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So, if you can imagine Bronson directed by Guy Ritchie you’ve got a fair idea of what to expect here. Having just escaped from custody following the death of his mother, tough guy Cain Burgess (DTV action star Scott Adkins) immediately sets about dropping some wrath on the Sarf London criminal organisation run by his brother, Lincoln (ageing DTV action star Craig Fairbrass – bit of torch-passing going on here), who is responsible for getting him banged up in the first place, and being transformed by prison life from a basically decent martial arts murder machine to a scarred and remorseless martial arts murder machine.
As you can tell by the lead character’s name, there’s a bit of “am I my brother’s keeper?” going on here, but the skein of overwrought philosophising doesn’t get in the way of the violence and mayhem, of which there is plenty. Director Jesse V. Johnson is a bit of a B-movie auteur and this effort marks his sixth collaboration with Adkins. The pair play to each others strengths well, and the script – allegedly based on Masaki Kobayashi’s Harakiri – keeps costs down by largely limiting the action to prison and the private pub where Cain keeps Lincoln and his mob – including Lock, Stock‘s Nick Moran – at gunpoint while he regales them with his tale of woe before… well, it’s an action movie, innit? he slaughters the lot of them. It is deeply satisfying.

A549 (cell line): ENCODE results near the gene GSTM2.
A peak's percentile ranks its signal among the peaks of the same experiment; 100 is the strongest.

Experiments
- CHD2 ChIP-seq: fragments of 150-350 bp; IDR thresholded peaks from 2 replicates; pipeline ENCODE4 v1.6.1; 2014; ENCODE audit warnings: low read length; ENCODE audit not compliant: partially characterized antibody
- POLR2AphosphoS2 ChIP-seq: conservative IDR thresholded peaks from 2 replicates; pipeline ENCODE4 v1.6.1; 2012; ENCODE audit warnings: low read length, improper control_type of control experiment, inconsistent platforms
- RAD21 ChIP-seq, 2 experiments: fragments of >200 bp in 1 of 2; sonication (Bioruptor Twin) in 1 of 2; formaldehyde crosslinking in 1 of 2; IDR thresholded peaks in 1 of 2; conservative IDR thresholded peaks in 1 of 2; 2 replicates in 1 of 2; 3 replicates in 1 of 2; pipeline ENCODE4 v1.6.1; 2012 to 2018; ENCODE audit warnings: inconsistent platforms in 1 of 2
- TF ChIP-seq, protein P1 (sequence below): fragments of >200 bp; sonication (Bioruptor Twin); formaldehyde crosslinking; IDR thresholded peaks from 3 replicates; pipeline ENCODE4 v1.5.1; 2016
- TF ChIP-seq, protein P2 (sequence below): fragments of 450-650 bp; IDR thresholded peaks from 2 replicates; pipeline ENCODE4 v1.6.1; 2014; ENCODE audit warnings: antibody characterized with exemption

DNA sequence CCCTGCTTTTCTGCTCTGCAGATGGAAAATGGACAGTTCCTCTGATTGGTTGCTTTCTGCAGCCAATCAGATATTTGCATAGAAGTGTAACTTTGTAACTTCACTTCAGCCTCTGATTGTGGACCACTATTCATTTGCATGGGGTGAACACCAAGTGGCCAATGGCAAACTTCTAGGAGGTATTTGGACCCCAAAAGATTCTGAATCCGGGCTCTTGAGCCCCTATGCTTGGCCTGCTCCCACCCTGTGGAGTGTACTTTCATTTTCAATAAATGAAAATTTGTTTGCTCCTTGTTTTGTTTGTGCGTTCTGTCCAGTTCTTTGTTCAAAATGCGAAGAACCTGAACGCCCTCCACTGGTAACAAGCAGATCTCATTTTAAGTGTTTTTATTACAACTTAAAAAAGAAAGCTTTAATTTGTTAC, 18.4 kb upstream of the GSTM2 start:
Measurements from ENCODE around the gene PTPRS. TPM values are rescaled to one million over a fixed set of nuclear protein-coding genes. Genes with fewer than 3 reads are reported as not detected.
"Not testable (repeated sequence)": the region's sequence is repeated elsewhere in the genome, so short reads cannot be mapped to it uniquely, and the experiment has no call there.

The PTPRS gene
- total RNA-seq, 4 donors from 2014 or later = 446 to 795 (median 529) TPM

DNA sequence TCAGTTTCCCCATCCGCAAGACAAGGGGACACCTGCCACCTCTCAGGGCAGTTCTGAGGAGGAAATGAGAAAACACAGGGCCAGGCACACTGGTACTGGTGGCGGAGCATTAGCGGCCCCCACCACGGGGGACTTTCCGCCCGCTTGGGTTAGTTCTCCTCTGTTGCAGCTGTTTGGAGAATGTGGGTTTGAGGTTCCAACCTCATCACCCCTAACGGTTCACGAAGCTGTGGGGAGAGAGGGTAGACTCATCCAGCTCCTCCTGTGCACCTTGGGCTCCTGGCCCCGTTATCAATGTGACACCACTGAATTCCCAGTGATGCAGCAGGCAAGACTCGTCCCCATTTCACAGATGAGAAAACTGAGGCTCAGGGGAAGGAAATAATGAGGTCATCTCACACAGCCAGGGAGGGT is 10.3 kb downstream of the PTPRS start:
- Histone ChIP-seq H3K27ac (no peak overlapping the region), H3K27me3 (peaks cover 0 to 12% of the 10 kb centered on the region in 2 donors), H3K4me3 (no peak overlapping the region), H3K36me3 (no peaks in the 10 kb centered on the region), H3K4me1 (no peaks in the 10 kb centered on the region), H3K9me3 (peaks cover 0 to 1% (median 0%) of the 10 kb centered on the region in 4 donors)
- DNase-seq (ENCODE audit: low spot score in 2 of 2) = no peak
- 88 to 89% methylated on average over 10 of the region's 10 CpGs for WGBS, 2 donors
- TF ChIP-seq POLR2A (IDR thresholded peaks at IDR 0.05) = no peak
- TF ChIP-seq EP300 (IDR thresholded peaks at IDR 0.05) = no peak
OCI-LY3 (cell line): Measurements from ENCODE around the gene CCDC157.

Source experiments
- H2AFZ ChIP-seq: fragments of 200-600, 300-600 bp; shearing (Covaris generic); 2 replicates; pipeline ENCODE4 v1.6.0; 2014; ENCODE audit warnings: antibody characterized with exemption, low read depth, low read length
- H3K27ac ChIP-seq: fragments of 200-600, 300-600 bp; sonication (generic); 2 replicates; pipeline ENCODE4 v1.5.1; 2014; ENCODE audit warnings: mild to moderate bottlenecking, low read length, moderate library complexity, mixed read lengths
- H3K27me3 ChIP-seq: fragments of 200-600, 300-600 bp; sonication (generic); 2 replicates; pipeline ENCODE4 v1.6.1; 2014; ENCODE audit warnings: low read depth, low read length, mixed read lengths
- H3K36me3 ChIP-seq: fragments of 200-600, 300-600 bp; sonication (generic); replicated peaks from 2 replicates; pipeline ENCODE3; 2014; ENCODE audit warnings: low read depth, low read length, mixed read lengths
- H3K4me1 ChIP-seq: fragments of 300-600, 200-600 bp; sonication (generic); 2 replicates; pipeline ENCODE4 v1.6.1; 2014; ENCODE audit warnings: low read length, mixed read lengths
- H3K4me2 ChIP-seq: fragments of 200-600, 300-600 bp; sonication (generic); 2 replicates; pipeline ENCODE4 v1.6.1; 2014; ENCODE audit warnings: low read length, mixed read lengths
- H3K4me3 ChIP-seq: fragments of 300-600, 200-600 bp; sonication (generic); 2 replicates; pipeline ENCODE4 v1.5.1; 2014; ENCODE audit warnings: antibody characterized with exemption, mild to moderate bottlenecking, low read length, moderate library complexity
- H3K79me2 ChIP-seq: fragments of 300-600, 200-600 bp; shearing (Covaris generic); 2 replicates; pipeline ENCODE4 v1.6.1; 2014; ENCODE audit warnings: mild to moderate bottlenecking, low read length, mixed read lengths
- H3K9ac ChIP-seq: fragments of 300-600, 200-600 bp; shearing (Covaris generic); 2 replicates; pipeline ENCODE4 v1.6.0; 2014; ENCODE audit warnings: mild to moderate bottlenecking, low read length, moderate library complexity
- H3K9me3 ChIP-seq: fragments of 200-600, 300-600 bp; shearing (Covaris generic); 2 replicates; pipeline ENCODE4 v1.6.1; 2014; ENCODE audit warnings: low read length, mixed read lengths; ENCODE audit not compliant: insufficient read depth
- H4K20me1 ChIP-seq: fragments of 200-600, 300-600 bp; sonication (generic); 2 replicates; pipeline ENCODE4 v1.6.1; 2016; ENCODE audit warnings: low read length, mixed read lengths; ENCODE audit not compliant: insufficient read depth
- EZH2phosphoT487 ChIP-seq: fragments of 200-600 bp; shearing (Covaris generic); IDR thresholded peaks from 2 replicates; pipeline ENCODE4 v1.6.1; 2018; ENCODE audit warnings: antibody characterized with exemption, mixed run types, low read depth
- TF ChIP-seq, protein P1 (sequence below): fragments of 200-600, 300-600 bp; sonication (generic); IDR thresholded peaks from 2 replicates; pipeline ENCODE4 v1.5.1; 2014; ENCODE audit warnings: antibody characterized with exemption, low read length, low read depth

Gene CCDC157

Look, there are few surprises to be had in Avengement, and your tolerance or lack thereof for this particular brand of British tough guy posturing may dictate whether you’re gonna get much out of this one at all, but Scott Adkins is very good at kicking the fuck out of people and Jesse Johnson has more experience filming him doing it than anyone else on Earth. Currently on Netflix and likely to remain there.